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Signalling pathway of nitric oxide in synaptic GABA release in the rat paraventricular nucleus.
J Physiol. 2004 Jan 01; 554(Pt 1):100-10.JP

Abstract

In the paraventricular nucleus (PVN) of the hypothalamus, nitric oxide (NO) inhibits sympathetic outflow through increased GABA release. However, the signal transduction pathways involved in its action remain unclear. In the present study, we determined the role of cGMP, soluble guanylyl cyclase, and protein kinase G in the potentiating effect of NO on synaptic GABA release to spinally projecting PVN neurones. The PVN neurones were retrogradely labelled by a fluorescent tracer injected into the thoracic spinal cord of rats. Whole-cell voltage-clamp recordings were performed on labelled PVN neurones in the hypothalamic slice. Bath application of the NO donor, S-nitroso-N-acetyl-penicillamine (SNAP), reproducibly increased the frequency of miniature GABAergic inhibitory postsynaptic currents (mIPSCs) without changing the amplitude and the decay time constant. Neither replacement of Ca2+ with Co2+ nor application of Cd2+ to block the Ca2+ channel altered the effect of SNAP on mIPSCs. Also, the effect of SNAP on mIPSCs was not significantly affected by thapsigargin, a Ca2+-ATPase inhibitor that depletes intracellular Ca2+ stores. Application of a membrane-permeant cGMP analogue, pCPT-cGMP, mimicked the effect of SNAP on mIPSCs in the presence of a phosphodiesterase inhibitor, IBMX. Furthermore, both the soluble guanylyl cyclase inhibitor, ODQ, and the specific protein kinase G inhibitor, Rp pCPT cGMP, abolished the effect of SNAP on mIPSCs. Thus, these data provide substantial new information that NO potentiates GABAergic synaptic inputs to spinally projecting PVN neurones through a cGMP-protein kinase G pathway.

Authors+Show Affiliations

Department of Anaesthesiology, The Pennsylvania State University College of Medicine, The Milton S. Hershey Medical Center, Hershey, PA 17033, USA.No affiliation info availableNo affiliation info availableNo affiliation info available

Pub Type(s)

Journal Article
Research Support, Non-U.S. Gov't
Research Support, U.S. Gov't, P.H.S.

Language

eng

PubMed ID

14678495

Citation

Li, De-Pei, et al. "Signalling Pathway of Nitric Oxide in Synaptic GABA Release in the Rat Paraventricular Nucleus." The Journal of Physiology, vol. 554, no. Pt 1, 2004, pp. 100-10.
Li DP, Chen SR, Finnegan TF, et al. Signalling pathway of nitric oxide in synaptic GABA release in the rat paraventricular nucleus. J Physiol (Lond). 2004;554(Pt 1):100-10.
Li, D. P., Chen, S. R., Finnegan, T. F., & Pan, H. L. (2004). Signalling pathway of nitric oxide in synaptic GABA release in the rat paraventricular nucleus. The Journal of Physiology, 554(Pt 1), 100-10.
Li DP, et al. Signalling Pathway of Nitric Oxide in Synaptic GABA Release in the Rat Paraventricular Nucleus. J Physiol (Lond). 2004 Jan 1;554(Pt 1):100-10. PubMed PMID: 14678495.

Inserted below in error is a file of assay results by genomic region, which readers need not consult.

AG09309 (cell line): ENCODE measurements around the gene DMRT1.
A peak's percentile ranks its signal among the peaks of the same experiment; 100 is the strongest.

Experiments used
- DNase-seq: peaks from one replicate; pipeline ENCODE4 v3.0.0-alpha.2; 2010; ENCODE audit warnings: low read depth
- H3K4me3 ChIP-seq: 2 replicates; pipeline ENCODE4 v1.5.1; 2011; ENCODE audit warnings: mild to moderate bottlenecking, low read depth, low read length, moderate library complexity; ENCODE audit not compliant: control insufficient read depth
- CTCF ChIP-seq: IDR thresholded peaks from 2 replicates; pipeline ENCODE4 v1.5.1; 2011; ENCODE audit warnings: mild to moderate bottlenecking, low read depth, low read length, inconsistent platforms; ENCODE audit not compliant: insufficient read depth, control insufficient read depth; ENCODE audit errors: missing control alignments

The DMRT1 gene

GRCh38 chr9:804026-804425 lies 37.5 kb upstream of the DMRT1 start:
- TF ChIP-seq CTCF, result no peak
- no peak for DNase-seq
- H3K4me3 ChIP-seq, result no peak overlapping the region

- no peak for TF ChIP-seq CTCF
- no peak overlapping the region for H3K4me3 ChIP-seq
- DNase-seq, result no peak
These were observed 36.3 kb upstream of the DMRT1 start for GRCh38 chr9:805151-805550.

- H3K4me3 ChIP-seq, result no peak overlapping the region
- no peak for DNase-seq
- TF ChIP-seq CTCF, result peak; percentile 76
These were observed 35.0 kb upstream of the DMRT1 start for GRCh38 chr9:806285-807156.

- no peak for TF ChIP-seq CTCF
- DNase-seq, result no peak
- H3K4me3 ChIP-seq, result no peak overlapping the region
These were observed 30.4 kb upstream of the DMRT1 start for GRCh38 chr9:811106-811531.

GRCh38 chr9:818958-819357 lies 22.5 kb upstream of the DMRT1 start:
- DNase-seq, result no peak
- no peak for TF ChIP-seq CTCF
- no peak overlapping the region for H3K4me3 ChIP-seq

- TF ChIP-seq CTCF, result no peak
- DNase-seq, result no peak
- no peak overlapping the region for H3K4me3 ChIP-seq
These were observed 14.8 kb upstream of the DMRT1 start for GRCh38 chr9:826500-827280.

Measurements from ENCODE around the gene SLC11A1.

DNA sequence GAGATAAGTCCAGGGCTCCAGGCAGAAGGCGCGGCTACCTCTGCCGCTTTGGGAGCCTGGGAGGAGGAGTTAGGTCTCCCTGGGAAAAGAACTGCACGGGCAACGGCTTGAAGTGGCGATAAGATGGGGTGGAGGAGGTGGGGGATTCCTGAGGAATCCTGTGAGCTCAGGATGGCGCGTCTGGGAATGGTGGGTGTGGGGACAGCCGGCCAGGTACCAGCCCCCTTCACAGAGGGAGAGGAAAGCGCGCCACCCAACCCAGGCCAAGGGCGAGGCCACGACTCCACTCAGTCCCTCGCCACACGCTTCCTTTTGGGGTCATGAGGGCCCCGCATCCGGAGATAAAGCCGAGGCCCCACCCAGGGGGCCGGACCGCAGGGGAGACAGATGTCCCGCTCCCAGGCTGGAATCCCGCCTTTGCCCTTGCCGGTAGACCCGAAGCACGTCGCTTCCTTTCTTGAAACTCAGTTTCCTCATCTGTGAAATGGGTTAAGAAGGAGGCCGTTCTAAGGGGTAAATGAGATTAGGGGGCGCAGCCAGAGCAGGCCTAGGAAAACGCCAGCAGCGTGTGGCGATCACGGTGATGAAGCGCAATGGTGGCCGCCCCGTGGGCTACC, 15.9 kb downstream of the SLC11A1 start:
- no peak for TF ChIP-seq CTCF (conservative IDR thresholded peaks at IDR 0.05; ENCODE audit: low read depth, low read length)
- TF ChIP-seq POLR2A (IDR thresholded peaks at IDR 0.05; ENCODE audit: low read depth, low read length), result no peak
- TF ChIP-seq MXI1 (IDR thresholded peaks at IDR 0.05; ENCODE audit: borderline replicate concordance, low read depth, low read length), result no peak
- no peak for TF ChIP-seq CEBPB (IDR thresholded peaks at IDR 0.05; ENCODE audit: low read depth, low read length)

* Article titles in AMA citation format should be in sentence-case
TY - JOUR T1 - Signalling pathway of nitric oxide in synaptic GABA release in the rat paraventricular nucleus. AU - Li,De-Pei, AU - Chen,Shao-Rui, AU - Finnegan,Thomas F, AU - Pan,Hui-Lin, PY - 2003/12/18/pubmed PY - 2004/4/7/medline PY - 2003/12/18/entrez SP - 100 EP - 10 JF - The Journal of physiology JO - J. Physiol. (Lond.) VL - 554 IS - Pt 1 N2 - In the paraventricular nucleus (PVN) of the hypothalamus, nitric oxide (NO) inhibits sympathetic outflow through increased GABA release. However, the signal transduction pathways involved in its action remain unclear. In the present study, we determined the role of cGMP, soluble guanylyl cyclase, and protein kinase G in the potentiating effect of NO on synaptic GABA release to spinally projecting PVN neurones. The PVN neurones were retrogradely labelled by a fluorescent tracer injected into the thoracic spinal cord of rats. Whole-cell voltage-clamp recordings were performed on labelled PVN neurones in the hypothalamic slice. Bath application of the NO donor, S-nitroso-N-acetyl-penicillamine (SNAP), reproducibly increased the frequency of miniature GABAergic inhibitory postsynaptic currents (mIPSCs) without changing the amplitude and the decay time constant. Neither replacement of Ca2+ with Co2+ nor application of Cd2+ to block the Ca2+ channel altered the effect of SNAP on mIPSCs. Also, the effect of SNAP on mIPSCs was not significantly affected by thapsigargin, a Ca2+-ATPase inhibitor that depletes intracellular Ca2+ stores. Application of a membrane-permeant cGMP analogue, pCPT-cGMP, mimicked the effect of SNAP on mIPSCs in the presence of a phosphodiesterase inhibitor, IBMX. Furthermore, both the soluble guanylyl cyclase inhibitor, ODQ, and the specific protein kinase G inhibitor, Rp pCPT cGMP, abolished the effect of SNAP on mIPSCs. Thus, these data provide substantial new information that NO potentiates GABAergic synaptic inputs to spinally projecting PVN neurones through a cGMP-protein kinase G pathway. SN - 0022-3751 UR - https://www.unboundmedicine.com/medline/citation/14678495/Signalling_pathway_of_nitric_oxide_in_synaptic_GABA_release_in_the_rat_paraventricular_nucleus_ L2 - https://doi.org/10.1113/jphysiol.2003.053371 DB - PRIME DP - Unbound Medicine ER -